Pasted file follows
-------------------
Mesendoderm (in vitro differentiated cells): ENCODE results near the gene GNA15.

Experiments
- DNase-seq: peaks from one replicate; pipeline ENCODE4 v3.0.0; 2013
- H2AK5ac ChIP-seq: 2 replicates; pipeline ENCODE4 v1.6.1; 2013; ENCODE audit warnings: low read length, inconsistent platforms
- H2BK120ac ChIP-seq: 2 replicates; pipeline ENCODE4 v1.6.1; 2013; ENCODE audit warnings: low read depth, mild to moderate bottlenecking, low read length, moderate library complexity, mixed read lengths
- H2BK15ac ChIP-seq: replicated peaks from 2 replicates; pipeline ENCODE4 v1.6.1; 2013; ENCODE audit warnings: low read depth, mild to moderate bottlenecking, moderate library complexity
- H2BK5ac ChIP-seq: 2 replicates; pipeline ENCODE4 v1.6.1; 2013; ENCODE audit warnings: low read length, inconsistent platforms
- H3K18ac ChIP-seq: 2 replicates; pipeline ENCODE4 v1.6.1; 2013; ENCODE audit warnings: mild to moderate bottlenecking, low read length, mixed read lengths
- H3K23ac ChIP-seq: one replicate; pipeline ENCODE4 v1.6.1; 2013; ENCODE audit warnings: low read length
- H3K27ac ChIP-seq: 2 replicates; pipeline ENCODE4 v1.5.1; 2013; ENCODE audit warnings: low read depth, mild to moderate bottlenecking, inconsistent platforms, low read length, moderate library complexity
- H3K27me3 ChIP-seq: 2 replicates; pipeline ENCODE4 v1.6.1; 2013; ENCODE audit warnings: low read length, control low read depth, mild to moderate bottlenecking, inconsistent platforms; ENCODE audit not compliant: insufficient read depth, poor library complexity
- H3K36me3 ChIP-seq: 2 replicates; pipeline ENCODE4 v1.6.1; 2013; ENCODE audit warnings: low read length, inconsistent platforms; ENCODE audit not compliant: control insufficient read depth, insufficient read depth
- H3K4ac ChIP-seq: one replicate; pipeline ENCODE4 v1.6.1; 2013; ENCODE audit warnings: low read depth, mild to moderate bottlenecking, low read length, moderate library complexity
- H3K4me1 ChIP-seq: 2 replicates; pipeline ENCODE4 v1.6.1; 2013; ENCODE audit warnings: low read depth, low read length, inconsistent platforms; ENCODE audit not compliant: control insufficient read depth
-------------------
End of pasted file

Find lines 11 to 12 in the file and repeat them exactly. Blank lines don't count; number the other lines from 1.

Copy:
- H3K27me3 ChIP-seq: 2 replicates; pipeline ENCODE4 v1.6.1; 2013; ENCODE audit warnings: low read length, control low read depth, mild to moderate bottlenecking, inconsistent platforms; ENCODE audit not compliant: insufficient read depth, poor library complexity
- H3K36me3 ChIP-seq: 2 replicates; pipeline ENCODE4 v1.6.1; 2013; ENCODE audit warnings: low read length, inconsistent platforms; ENCODE audit not compliant: control insufficient read depth, insufficient read depth